Tuesday, February 08, 2005

"October" by Whitacre

This is a recent piece for band, though it carries with it many choral elements.

This piece begins with a pedal tone by the clarinets with a repeated motive by the oboes that ends on the half cadence. This results in the first tonic chord not occuring until about thirty seconds in the piece.

The first section has a melody in the woodwinds that builds in voices to a very poignant half cadence in the first half of the period and then most of voices drop out by the time the resolution happens. Unlike most songs that emphasize the authentic cadences, this song finds its beauty in the cadences that have lots of tension. The next period takes the piece into a full crecendo that really emphasizes the authentic cadence by having the top voices doing a re do from the dominant to tonic chord and then the lower voices doing the same re do as a suspension on the tonic chord.

The next section features a phrase that is played by the woodwinds and then moves immediatly to the lower voices, and this eventually crecendos into another authentic cadence with several suspensions to accentuate the chord. After this loud section the voices are taken away until it is just one clairnet that plays the resolution of an authentic cadence.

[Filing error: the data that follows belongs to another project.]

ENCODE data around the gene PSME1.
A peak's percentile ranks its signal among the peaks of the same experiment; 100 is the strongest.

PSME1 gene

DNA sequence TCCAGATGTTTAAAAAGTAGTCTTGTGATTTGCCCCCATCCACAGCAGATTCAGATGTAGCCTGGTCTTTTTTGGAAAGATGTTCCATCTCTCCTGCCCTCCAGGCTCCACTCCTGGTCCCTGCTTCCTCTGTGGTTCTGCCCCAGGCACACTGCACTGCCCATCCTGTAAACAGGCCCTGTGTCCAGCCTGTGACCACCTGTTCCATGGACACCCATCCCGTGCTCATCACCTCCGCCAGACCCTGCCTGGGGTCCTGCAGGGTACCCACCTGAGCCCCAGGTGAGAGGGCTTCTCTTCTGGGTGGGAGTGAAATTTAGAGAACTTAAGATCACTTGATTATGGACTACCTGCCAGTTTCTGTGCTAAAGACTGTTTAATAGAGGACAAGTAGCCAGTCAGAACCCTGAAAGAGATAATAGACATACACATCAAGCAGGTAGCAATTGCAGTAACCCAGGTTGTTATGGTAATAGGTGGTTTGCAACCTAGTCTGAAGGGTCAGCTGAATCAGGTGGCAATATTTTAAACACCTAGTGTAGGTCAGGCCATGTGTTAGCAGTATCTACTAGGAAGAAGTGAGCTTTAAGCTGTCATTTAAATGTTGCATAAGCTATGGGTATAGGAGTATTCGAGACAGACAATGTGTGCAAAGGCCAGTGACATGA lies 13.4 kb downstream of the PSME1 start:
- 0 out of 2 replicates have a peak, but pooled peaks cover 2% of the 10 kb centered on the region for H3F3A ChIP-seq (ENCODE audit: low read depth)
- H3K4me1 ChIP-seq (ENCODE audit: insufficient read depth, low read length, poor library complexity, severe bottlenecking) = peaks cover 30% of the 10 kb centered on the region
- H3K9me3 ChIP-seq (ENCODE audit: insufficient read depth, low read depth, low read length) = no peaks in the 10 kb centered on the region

The first woodwind pedal and motive is heard again, and then a new section comes in with an emphasis on the flutes. Then the next section is based on chords that follow the melody going up a scale several notes and then coming back a few and moving up again. Since the chord structure is based on this continuing melody, there is no feeling of cadences in this section. At the next crecendo, an anticipation is used. The next crecendo finally has a tonic chord that isn't embellished with non-chord tones but the melody immediately takes over from the chord.

The pedal tone idea from the first section is then used again after another crecendo, but this time the pedal is on the dominant chord, which creates a whole section with tension wanting to resolve, which is heightned by the low brass getting a melody that has faster rhythm and all this texture gets resolved with everyone dropping out except for woodwind trills on the resolution.

The next crecendo uses gives equal emphasis to each chord in a secondary dominant - dominant - secondary dominant - dominant - tonic pattern that has an incredible amount of tension because it has the same brass instruments playing multiple notes, especially the major second intervals and the woodwinds doing tremelos. The following decrecendo section uses more suspensions and ends with a timpani roll on do, but with some of the instruments playing re.

I like this piece because of the great voicings the composer makes for the chords, using the suspensions and anticipations to grab every bit of emotion out of the music that is possible.

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